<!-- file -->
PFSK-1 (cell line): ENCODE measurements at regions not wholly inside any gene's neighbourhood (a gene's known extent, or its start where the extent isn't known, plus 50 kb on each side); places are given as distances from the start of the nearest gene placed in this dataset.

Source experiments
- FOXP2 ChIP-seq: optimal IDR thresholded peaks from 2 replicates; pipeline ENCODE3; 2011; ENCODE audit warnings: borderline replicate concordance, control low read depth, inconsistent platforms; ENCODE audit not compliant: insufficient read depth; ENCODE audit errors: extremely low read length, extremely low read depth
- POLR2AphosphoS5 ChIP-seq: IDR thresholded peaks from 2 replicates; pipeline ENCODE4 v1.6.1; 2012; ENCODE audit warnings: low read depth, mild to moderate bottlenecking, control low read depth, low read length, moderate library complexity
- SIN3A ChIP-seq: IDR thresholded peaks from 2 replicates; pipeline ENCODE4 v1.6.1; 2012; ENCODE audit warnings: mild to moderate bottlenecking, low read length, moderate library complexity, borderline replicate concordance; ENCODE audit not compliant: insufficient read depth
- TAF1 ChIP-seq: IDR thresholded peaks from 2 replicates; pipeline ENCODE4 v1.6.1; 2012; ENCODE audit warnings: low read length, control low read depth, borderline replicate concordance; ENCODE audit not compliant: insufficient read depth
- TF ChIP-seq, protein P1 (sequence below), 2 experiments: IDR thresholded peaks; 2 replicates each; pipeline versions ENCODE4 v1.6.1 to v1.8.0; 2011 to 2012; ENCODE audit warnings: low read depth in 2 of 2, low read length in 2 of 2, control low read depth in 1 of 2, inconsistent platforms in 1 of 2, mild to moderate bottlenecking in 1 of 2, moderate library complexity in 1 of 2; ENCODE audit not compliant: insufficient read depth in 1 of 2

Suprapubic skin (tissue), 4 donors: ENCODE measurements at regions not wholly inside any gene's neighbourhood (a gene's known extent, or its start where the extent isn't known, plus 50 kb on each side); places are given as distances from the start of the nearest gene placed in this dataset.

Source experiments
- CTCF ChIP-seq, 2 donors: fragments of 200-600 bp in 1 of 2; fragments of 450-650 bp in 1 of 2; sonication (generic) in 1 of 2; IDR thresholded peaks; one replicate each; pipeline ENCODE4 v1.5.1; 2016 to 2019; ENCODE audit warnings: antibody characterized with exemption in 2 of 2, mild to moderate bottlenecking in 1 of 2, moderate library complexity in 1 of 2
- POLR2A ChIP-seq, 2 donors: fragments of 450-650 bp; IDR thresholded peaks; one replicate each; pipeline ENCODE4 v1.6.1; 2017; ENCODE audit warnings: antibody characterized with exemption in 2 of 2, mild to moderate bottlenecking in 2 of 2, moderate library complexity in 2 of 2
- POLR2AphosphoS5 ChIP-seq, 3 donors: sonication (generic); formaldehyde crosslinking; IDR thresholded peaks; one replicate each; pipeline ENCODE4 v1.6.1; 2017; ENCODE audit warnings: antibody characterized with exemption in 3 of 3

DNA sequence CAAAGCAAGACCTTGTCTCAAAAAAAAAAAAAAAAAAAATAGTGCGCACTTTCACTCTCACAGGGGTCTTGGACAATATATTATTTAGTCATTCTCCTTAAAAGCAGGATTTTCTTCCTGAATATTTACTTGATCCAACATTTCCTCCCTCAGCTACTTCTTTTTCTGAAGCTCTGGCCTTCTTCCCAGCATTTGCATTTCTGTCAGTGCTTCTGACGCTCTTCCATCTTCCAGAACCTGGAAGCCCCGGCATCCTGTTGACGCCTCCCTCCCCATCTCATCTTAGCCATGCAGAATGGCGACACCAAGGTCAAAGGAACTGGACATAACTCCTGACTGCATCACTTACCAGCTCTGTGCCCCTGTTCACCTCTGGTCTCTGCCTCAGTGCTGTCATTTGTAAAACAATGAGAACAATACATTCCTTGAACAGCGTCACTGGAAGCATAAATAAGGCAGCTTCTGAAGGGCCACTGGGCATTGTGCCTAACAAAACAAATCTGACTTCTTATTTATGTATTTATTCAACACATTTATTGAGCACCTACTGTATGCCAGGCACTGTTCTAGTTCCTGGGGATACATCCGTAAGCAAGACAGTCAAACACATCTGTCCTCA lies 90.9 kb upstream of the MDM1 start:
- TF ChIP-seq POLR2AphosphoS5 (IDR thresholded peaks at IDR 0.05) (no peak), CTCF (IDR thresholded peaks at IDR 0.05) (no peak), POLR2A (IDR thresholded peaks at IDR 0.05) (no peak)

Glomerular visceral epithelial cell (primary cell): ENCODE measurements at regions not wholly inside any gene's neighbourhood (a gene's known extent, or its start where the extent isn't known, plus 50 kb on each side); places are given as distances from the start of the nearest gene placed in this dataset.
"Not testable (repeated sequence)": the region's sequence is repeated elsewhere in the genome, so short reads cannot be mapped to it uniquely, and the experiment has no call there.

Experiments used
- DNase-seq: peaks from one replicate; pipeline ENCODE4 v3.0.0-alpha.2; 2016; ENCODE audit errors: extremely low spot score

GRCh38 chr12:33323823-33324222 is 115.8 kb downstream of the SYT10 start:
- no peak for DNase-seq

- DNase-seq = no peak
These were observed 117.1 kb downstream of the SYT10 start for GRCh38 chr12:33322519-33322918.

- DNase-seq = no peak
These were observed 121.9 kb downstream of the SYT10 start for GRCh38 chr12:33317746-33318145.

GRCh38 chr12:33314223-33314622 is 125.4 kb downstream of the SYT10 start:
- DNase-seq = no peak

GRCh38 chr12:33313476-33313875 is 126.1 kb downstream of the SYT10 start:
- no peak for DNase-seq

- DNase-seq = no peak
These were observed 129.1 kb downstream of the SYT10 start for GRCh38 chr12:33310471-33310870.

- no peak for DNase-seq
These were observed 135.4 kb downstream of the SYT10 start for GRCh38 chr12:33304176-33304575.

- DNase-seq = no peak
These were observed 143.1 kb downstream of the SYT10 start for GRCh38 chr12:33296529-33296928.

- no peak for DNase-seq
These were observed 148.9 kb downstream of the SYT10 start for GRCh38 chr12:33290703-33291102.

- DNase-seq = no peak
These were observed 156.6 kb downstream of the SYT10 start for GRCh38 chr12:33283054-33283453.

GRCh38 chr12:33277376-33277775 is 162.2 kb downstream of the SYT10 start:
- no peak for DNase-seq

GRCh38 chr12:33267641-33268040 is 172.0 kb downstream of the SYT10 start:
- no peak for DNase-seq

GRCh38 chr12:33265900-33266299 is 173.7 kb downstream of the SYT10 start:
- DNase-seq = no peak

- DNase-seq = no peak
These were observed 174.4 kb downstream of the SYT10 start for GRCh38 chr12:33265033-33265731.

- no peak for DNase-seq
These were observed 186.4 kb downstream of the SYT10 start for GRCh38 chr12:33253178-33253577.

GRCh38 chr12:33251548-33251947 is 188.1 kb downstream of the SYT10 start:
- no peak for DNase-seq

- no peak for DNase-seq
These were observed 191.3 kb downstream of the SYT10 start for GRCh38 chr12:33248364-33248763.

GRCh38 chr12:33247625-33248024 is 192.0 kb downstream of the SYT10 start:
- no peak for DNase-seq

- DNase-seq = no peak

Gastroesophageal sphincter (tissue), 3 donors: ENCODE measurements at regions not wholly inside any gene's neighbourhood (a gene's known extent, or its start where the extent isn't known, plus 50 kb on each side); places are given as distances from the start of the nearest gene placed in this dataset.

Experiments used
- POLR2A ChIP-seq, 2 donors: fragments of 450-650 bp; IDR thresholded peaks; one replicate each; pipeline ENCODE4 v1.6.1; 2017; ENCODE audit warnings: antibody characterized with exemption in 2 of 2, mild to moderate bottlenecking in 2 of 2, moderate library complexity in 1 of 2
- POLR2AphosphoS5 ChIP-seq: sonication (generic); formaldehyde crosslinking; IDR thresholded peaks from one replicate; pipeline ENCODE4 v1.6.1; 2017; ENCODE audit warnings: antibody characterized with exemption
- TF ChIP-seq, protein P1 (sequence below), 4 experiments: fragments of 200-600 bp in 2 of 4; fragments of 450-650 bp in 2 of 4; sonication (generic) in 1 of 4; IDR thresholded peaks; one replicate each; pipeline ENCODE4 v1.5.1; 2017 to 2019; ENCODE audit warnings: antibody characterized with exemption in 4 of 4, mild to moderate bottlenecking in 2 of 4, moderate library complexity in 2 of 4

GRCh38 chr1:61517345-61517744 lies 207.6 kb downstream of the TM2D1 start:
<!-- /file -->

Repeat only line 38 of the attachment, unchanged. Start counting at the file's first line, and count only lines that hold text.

These were observed 156.6 kb downstream of the SYT10 start for GRCh38 chr12:33283054-33283453.